Learning & Exercise

Physical activity enhances learning. Last year Rebecca Fulk, a science teacher in Colorado, decided to see if her middle school students learned better after “classroom brain breaks.” She discovered that movement allowed her students to better focus on their academic work after the breaks. After investigating the effects of current brain research in the science classroom, she incorporated whole brain learning activities throughout her lessons to improve achievement. According to a study conducted by Ratay in 2008, only 4% of elementary schools and 8% of middle schools offer physical education, so she decided to provide movement in her science classes.

The brain has a protein that responds to physical activity. Ms. Fulk cites several studies that demonstrate the link between physical activity and learning ability. For example, “Children who are physically fit display greater cortical activation and corresponding cognitive performance than less fit children.” (Hillman, Castelli, & Buck, 2005). Furthermore, “ Acute exercise was found to have beneficial effects on memory storage processes in preadolescents (Pesce, Crova, Cereatti, Casella, & Bellucci, 2009). While exercise can aid in memory, it may also benefit the process of problem solving. Adolescents who are poor problem solvers have a general working memory deficiency. Passolunghi and Siegel (2001) explained that a poor problem solver’s working memory deficit is related to a failure of an inhibitory mechanism when processing information.”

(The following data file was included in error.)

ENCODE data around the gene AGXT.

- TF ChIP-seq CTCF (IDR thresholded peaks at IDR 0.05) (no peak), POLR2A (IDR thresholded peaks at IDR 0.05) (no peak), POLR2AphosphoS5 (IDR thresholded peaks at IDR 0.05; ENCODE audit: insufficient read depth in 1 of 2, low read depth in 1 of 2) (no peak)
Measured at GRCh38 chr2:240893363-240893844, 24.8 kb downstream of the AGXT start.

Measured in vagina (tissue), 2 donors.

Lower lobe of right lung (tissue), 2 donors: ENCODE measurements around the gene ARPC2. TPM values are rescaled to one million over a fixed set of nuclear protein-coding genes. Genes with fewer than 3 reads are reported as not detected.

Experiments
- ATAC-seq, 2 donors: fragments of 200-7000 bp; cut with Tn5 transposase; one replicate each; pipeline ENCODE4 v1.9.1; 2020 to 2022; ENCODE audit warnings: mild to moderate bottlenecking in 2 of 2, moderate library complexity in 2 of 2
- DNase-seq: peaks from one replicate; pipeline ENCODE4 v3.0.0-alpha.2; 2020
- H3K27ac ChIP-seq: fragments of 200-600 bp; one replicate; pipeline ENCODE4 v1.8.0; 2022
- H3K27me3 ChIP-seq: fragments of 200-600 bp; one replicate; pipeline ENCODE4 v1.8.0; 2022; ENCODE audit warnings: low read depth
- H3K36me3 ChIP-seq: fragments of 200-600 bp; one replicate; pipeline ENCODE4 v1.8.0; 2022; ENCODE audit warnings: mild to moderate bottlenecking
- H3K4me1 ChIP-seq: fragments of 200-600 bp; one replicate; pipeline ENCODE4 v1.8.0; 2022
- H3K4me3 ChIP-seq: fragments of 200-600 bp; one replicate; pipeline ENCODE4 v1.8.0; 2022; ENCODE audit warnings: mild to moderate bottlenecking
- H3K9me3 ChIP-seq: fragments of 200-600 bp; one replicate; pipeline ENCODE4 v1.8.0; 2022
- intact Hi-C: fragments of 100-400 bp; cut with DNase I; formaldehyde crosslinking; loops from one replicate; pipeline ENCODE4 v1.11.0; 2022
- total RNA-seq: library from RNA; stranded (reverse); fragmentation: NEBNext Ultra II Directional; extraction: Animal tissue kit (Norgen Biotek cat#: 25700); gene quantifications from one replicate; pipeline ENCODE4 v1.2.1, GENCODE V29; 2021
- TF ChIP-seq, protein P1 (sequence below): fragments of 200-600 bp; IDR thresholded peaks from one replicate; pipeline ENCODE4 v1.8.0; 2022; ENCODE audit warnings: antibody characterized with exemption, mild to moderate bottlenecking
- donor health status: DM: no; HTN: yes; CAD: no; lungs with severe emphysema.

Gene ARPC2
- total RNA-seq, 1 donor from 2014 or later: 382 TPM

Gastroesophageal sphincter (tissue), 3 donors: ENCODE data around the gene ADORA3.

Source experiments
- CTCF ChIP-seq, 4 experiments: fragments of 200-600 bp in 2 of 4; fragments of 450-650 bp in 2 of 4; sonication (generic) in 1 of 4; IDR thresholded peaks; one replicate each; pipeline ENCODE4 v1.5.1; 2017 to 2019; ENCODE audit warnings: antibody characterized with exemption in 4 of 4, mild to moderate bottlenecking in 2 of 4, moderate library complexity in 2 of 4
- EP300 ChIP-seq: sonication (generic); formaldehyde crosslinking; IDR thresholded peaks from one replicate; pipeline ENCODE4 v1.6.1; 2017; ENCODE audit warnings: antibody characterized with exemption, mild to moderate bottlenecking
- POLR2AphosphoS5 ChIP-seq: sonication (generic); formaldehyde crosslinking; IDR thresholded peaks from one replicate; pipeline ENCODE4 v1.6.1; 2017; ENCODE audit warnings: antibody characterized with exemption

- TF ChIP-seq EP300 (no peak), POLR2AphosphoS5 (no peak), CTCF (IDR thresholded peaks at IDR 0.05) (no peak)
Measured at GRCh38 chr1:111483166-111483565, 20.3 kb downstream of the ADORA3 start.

She designed her lessons to incorporate “brain breaks.” Employing physical movement within the confines of a classroom can be especially challenging because of time and space limitations. A teacher cannot devote 15 minutes of valuable class time to movement, but she can provide a few minutes for students to stand up and move around, even if they shake their arms and legs or do a few jumping jacks. Of course, classroom control is essential! For instance, one of the exercises that Ms Fulk directed was a three minute yoga break. Throughout the eight weeks that she engaged in these activities, she found that her students improved in both behavior and attention. “There were 50% of my students who showed on-task behavior improvement after having completed a break that involved mountain climbers, an aerobic exercise, during class. Running around the arcade enabled an equivalent of 35 % of my class to refocus. Lastly, Eagle Pose aided in refocusing the equivalent of 17% of my class, while Tree Pose helped refocus an equivalent of 38% of participants.”

The message is clear: educating the whole child requires both physical and mental stimulation.

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